As Guaido, 35, kicked off his "operation freedom" in the northern city of Valencia on Saturday, the pro-Maduro military staged the latest in a series of exercises.
The drill focused on defending hydroelectric infrastructure from attack -- a reaction to a weeklong national blackout that Maduro blamed on US "sabotage" but experts said was more likely the result of years of neglect.
Guaido, the head of the opposition-ruled National Assembly whose claim to be caretaker president is recognized by the US, Canada and much of Latin America and Europe, vowed he would "very soon" take up office in Miraflores, the presidential palace.
He has been pushing for nearly two months against Maduro after declaring himself acting president during street rallies by tens of thousands, following Maduro's swearing-in for a second term despite elections widely dismissed as a sham.
"We are going to reclaim what belongs to the people," Guaido told thousands of supporters on Saturday.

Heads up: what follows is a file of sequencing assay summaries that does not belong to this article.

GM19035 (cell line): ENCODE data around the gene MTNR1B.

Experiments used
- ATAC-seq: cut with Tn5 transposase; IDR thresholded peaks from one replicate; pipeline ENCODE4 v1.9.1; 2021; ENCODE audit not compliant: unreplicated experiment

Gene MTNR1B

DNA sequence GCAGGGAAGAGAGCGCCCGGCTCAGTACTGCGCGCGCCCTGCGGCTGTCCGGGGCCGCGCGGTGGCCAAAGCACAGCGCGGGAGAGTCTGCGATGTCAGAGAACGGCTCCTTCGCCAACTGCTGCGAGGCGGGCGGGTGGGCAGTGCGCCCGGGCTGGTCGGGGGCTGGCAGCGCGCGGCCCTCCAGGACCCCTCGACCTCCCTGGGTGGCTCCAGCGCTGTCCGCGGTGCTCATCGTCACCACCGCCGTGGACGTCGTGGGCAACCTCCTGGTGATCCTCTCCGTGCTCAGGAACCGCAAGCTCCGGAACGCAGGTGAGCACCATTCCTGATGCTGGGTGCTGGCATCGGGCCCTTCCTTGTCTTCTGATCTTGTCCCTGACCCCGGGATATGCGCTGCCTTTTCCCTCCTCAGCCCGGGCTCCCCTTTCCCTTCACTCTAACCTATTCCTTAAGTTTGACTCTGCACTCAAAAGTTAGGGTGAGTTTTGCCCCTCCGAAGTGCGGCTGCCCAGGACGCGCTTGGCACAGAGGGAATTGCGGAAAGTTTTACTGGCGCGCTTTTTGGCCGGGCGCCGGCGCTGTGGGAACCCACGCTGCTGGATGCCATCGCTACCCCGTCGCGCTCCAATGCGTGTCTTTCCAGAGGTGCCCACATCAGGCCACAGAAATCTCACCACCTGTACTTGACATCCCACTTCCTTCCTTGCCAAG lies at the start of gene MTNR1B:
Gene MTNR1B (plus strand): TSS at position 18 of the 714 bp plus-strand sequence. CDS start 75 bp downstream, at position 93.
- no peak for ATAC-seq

Maduro, he said, "believes that a thieving gang or a palace makes him president. It's only the support of our people that makes someone president of a nation and he doesn't have that.
And not much longer will he be in that palace." Guaido offered no timeline for the mobilization across Venezuela, which he said will culminate with a march on the presidential palace in Caracas.
"I'm ready to head over to Miraflores right now, wherever my future president Juan Guaido asks me to go," said one of his supporters, Milagros Lima, 50, a lawyer. She told AFP that her "whole family" are among the millions who have fled the country's dire shortages of food and medicine.
"If it weren't for them, we'd be starving to death," she said.
Accompanying Guaido on his tour are opposition lawmakers tasked with creating citizen assemblies "freedom cells" across the country. The opposition said that, by Saturday, around 50 had already been set up in half of Venezuela's 23 states.
"Whatever happens, we must be united, mobilized in the streets," Guaido said, adding that he has not ruled out asking the National Assembly to activate a constitutional clause allowing foreign military intervention -- though such a move "depended on others."
That was taken as a reference to US military action, which US President Donald Trump has repeatedly refused to rule out, even though there is no sign such an operation is being mounted and US allies in Latin America oppose the idea.
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